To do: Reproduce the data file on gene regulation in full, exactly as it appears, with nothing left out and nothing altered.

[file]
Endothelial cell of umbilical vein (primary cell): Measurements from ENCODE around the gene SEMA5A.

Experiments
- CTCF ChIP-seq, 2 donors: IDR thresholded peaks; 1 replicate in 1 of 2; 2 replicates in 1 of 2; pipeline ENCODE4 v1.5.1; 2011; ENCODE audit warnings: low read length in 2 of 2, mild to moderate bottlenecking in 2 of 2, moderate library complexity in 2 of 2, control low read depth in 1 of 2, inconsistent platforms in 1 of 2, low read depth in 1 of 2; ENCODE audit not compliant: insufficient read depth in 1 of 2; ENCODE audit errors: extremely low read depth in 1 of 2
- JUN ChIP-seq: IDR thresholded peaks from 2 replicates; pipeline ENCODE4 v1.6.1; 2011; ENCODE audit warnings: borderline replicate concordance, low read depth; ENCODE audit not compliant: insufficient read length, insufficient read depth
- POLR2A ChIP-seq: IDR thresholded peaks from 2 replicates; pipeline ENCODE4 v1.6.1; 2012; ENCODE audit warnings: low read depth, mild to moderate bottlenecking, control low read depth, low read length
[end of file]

Endothelial cell of umbilical vein (primary cell): Measurements from ENCODE around the gene SEMA5A.

Experiments
- CTCF ChIP-seq, 2 donors: IDR thresholded peaks; 1 replicate in 1 of 2; 2 replicates in 1 of 2; pipeline ENCODE4 v1.5.1; 2011; ENCODE audit warnings: low read length in 2 of 2, mild to moderate bottlenecking in 2 of 2, moderate library complexity in 2 of 2, control low read depth in 1 of 2, inconsistent platforms in 1 of 2, low read depth in 1 of 2; ENCODE audit not compliant: insufficient read depth in 1 of 2; ENCODE audit errors: extremely low read depth in 1 of 2
- JUN ChIP-seq: IDR thresholded peaks from 2 replicates; pipeline ENCODE4 v1.6.1; 2011; ENCODE audit warnings: borderline replicate concordance, low read depth; ENCODE audit not compliant: insufficient read length, insufficient read depth
- POLR2A ChIP-seq: IDR thresholded peaks from 2 replicates; pipeline ENCODE4 v1.6.1; 2012; ENCODE audit warnings: low read depth, mild to moderate bottlenecking, control low read depth, low read length